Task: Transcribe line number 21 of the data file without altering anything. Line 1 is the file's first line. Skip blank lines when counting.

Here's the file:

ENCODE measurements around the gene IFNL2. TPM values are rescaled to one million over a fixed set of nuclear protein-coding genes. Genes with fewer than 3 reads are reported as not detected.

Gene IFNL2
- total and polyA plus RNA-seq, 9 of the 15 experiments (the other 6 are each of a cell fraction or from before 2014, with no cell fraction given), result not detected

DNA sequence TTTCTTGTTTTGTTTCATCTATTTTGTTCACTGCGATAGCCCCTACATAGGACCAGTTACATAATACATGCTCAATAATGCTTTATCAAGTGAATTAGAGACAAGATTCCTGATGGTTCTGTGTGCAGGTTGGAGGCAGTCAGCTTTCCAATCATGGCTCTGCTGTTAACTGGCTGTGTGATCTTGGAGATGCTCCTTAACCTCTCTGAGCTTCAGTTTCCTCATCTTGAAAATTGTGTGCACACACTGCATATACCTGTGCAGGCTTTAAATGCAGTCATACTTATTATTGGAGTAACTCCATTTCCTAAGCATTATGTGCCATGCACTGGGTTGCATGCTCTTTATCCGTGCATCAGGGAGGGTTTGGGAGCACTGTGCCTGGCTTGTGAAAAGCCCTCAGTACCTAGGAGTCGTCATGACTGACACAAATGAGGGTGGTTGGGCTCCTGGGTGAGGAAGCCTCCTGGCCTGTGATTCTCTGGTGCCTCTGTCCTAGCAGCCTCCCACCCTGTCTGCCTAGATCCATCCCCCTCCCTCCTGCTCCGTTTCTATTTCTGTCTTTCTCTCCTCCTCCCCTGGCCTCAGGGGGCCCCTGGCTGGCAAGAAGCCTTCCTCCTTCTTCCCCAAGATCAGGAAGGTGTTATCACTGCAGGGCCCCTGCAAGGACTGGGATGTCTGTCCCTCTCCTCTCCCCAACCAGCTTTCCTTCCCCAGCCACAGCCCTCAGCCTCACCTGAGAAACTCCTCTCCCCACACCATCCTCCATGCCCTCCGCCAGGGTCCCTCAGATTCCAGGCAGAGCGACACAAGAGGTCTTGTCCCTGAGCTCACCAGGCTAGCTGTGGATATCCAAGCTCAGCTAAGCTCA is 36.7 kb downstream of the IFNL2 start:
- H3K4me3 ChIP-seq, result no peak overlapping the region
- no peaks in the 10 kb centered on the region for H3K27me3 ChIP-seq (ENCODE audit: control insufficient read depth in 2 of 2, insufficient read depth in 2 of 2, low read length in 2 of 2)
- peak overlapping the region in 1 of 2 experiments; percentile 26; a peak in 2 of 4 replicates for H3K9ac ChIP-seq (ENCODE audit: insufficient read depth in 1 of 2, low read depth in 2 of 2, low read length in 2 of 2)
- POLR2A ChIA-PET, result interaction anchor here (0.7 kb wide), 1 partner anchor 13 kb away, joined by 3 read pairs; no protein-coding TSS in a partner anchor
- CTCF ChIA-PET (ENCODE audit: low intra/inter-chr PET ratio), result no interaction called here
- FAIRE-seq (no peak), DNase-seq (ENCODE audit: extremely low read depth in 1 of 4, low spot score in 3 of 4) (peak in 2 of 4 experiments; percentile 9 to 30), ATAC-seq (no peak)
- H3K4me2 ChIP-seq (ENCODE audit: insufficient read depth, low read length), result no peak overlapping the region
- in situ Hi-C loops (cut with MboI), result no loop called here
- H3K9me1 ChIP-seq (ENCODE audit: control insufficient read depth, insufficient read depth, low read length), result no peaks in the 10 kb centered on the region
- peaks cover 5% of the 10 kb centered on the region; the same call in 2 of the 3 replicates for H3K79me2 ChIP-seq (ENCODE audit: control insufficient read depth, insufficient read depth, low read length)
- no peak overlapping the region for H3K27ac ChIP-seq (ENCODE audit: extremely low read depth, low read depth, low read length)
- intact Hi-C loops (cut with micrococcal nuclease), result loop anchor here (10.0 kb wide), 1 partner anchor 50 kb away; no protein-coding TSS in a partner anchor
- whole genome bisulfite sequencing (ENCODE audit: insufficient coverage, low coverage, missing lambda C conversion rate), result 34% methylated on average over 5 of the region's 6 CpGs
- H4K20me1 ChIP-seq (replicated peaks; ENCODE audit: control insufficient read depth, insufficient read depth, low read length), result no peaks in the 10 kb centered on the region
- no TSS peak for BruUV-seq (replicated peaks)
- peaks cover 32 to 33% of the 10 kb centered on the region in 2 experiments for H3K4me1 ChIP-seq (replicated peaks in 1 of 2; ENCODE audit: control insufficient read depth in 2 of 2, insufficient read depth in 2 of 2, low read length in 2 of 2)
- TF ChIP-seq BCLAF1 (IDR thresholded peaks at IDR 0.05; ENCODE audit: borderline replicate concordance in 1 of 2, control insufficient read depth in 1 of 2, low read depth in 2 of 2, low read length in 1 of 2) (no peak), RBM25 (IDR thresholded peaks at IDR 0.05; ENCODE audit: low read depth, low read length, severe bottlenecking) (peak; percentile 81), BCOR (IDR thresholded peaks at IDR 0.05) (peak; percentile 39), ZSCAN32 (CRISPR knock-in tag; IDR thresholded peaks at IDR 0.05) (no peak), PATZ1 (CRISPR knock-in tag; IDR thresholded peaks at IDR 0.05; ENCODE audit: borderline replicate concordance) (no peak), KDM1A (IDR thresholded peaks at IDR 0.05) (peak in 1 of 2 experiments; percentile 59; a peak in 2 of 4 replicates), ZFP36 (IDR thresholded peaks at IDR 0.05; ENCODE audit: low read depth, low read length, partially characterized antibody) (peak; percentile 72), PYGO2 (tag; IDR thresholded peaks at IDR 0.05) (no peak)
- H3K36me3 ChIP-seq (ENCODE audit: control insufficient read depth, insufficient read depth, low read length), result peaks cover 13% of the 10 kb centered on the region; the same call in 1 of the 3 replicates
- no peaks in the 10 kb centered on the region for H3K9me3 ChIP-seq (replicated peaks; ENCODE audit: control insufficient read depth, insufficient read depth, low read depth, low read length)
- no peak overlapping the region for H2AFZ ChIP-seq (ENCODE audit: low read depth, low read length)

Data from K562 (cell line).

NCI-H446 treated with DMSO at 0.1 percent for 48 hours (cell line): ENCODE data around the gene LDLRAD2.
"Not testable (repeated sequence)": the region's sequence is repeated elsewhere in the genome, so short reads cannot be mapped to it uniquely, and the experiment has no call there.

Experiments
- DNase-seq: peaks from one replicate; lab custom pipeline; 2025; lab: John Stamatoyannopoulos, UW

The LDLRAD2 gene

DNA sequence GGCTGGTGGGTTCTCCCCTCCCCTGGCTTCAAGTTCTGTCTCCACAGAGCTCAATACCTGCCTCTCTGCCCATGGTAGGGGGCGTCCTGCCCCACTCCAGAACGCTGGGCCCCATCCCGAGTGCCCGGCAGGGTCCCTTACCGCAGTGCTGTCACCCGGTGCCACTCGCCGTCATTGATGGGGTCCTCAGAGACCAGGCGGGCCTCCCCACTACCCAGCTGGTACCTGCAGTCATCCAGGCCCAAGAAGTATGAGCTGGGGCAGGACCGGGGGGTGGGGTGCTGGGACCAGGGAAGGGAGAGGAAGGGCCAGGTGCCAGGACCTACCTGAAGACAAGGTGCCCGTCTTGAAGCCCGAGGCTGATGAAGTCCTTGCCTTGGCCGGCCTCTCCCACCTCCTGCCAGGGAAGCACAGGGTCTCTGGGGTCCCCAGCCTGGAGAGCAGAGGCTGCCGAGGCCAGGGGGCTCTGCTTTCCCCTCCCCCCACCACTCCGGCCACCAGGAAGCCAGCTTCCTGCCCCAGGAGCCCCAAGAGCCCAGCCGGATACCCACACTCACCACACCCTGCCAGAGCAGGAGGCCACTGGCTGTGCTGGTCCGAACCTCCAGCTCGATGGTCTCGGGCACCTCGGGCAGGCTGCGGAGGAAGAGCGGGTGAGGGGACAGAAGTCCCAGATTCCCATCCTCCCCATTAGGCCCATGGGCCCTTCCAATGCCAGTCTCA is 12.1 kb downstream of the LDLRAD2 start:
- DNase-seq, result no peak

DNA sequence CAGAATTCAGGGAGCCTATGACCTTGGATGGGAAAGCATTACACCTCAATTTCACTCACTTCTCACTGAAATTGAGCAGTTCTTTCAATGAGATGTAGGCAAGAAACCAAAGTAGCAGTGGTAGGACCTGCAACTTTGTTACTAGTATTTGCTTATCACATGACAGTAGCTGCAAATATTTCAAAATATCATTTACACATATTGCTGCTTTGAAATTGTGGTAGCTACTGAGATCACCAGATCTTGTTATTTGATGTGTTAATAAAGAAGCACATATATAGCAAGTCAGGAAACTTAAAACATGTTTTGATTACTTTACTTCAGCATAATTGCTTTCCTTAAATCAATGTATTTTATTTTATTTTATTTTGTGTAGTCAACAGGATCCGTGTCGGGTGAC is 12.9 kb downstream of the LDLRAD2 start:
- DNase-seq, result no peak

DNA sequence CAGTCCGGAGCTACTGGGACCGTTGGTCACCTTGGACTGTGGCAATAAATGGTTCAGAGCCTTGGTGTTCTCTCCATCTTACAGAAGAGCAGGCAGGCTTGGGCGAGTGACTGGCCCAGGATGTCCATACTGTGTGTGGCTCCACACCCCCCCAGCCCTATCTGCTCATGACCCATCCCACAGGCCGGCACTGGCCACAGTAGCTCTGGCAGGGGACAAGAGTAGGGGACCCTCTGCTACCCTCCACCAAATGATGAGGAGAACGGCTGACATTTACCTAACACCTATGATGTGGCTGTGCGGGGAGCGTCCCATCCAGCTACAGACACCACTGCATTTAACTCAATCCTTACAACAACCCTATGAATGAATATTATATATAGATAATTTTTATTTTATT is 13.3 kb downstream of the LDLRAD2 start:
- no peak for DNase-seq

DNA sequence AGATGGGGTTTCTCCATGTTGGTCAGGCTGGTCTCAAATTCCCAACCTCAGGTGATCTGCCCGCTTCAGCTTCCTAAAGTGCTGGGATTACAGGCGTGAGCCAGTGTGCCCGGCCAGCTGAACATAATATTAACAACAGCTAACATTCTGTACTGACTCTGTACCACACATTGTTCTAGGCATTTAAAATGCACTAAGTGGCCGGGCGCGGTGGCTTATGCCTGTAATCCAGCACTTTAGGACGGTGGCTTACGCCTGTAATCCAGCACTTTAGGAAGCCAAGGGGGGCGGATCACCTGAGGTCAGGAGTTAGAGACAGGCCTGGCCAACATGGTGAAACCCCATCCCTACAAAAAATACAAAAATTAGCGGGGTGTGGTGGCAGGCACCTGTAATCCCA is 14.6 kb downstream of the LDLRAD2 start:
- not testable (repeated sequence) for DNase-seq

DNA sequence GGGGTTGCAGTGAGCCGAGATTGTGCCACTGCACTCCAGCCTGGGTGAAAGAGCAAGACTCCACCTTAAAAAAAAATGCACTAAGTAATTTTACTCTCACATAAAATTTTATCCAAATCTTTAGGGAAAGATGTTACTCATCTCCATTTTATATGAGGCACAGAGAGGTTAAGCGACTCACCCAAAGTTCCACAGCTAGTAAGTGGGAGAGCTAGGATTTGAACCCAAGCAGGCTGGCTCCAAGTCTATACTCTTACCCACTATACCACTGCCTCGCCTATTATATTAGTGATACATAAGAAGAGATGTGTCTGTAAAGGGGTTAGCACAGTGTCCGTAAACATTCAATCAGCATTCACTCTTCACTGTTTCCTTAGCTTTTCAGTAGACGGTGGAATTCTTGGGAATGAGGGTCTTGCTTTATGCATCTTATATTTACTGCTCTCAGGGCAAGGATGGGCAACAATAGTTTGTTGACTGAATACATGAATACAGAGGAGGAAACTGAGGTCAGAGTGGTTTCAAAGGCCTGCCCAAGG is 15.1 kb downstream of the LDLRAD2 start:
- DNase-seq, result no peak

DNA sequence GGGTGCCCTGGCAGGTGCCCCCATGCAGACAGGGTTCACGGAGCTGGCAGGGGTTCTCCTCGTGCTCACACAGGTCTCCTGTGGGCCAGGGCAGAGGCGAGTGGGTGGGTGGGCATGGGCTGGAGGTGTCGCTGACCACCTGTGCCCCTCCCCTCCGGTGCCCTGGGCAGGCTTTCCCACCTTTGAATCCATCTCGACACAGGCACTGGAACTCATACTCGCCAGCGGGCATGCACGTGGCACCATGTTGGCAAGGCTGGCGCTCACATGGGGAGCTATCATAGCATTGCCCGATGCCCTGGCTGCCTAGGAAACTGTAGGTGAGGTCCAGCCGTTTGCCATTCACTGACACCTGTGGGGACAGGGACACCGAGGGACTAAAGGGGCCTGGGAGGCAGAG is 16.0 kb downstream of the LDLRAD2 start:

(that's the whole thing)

- TF ChIP-seq BCLAF1 (IDR thresholded peaks at IDR 0.05; ENCODE audit: borderline replicate concordance in 1 of 2, control insufficient read depth in 1 of 2, low read depth in 2 of 2, low read length in 1 of 2) (no peak), RBM25 (IDR thresholded peaks at IDR 0.05; ENCODE audit: low read depth, low read length, severe bottlenecking) (peak; percentile 81), BCOR (IDR thresholded peaks at IDR 0.05) (peak; percentile 39), ZSCAN32 (CRISPR knock-in tag; IDR thresholded peaks at IDR 0.05) (no peak), PATZ1 (CRISPR knock-in tag; IDR thresholded peaks at IDR 0.05; ENCODE audit: borderline replicate concordance) (no peak), KDM1A (IDR thresholded peaks at IDR 0.05) (peak in 1 of 2 experiments; percentile 59; a peak in 2 of 4 replicates), ZFP36 (IDR thresholded peaks at IDR 0.05; ENCODE audit: low read depth, low read length, partially characterized antibody) (peak; percentile 72), PYGO2 (tag; IDR thresholded peaks at IDR 0.05) (no peak)